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Tusc Sustainability Network offering free showing of Gasland

In an effort to further educate the public about hydraulic fracturing as it pertains to the region, the Tuscarawas County Sustainability Network is offering a free viewing of the Academy Award nominated documentary, Gasland, by film maker Josh Fox. The film investigates the hydraulic drilling methods being used by natural gas companies across the country.

The free viewing will take place March 19, at 2 p.m., at JIM’s Place, 228 W. High Ave., New Philadelphia. The public is invited to attend.

According to the Environmental Protection Agency (EPA), “hydraulic fracturing is a well stimulation process used to maximize the extraction of underground resources – oil, natural gas and geothermal energy. The hydraulic fracturing process includes the acquisition of source water, well construction, well stimulation, and waste disposal.

“Hydraulic fracturing involves the pressurized injection of fluids commonly made up of water and chemical additives into a geologic formation. The pressure exceeds the rock strength and the fluid opens or enlarges fractures in the rock. As the formation is fractured, a “propping agent,” such as sand or ceramic beads, is pumped into the fractures to keep them from closing as the pumping pressure is released. The fracturing fluids (water and chemical additives) are then returned back to the surface. Natural gas will flow from pores and fractures in the rock into the well for subsequent extraction.”

The EPA fact sheet published in June 2010 states “potential risks to surface and underground sources of drinking water might occur at various points in the hydraulic fracturing process.”

Residents in the region have been approached by natural gas companies, including Chesapeake Energy, the second largest producer of natural gas in the U.S., to allow drilling that would include hydraulic fracturing as a means of natural gas extraction on their property.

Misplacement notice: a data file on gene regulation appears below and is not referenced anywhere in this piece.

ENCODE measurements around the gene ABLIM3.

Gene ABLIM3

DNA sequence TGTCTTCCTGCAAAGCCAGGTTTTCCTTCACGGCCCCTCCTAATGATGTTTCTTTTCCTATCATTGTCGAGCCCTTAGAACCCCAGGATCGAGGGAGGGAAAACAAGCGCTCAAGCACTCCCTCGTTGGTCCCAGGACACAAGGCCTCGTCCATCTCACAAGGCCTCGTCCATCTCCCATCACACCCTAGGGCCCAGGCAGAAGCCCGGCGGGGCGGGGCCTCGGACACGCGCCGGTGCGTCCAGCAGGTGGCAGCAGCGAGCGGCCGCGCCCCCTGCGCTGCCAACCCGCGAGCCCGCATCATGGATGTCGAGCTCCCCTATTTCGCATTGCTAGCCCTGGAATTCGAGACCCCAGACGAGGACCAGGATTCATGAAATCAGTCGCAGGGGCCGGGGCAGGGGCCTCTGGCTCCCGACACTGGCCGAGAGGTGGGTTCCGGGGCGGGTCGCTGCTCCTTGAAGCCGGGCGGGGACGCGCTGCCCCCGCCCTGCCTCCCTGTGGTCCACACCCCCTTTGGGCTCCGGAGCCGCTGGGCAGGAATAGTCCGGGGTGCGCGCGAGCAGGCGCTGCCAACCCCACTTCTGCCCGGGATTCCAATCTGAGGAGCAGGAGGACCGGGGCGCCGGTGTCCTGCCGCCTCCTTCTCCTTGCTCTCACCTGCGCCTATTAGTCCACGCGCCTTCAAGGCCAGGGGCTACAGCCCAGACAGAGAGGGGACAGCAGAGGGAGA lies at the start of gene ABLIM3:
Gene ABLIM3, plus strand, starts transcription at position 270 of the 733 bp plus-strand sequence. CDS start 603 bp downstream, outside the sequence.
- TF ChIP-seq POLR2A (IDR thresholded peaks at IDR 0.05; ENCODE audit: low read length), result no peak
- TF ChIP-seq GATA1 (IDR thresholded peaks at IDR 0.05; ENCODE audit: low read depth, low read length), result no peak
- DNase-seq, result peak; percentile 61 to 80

Jennifer Rowland, a New Philadelphia resident, said, “Chesapeake Energy approached me about leasing my land for natural gas drilling. They offered me $300 a month if I signed the lease. I explained I needed to do more research. They told me they could take the gas even if I didn’t sign the lease, but if they messed up my water, I would not be protected.” Rowland lives on 10 acres on Possum Hollow Road outside the city.

“I started researching the effects of hydraulic fracturing and the information I uncovered was shocking,” said Rowland. “We have all become so desensitized and think, oh well, everything is bad for us so we should just ignore the warnings. I discovered evidence that tipped the scale, evidence that these so-called time-tested drilling techniques are indeed potentially dangerous and can be life altering if something goes wrong.”

According to the Chesapeake Energy hydraulic fracturing fact sheet, “the measures required by state regulatory agencies in the exploration and production of deep shale gas formations have been very effective in protecting drinking water aquifers from contamination attributable to hydraulic fracturing. Based on reviews of state oil and gas agencies, there has not been a documented case of drinking water contamination related to hydraulic fracturing of a deep shale gas well. Furthermore, the Ground Water Protection Council issued a report in April of 2009 stating that the potential for hydraulic fracturing in deep shale gas wells to impact groundwater is extremely remote, as low as one in 200 million.”

Suspected cases of groundwater contamination have been documented across the country, including one case in Ohio in 2007 when, according to an incident list compiled by Amy Mall, a staff member of the Natural Resources Defense Council, “there was an explosion of a water well and contamination of at least 22 other drinking water wells in Bainbridge Township after hydraulic fracturing of a nearby natural gas well owned by Ohio Valley Energy Systems. According to the state investigation, one of the contributing factors to this incident is that: ‘the frac communicated directly with the well bore and was not confined within the “Clinton” reservoir’.”

In 2004, an Ohio law took away control over oil and gas drilling from local communities, many of which had ordinances restricting drilling, and gave all authority to the Ohio Department of Natural Resources Division of Mineral Resources Management, which oversees oil and gas drilling in the state.

The EPA is currently studying the effects of hydraulic fracturing and a report is due sometime in 2012.

Published: March 8, 2011
New Article ID: 2011703089939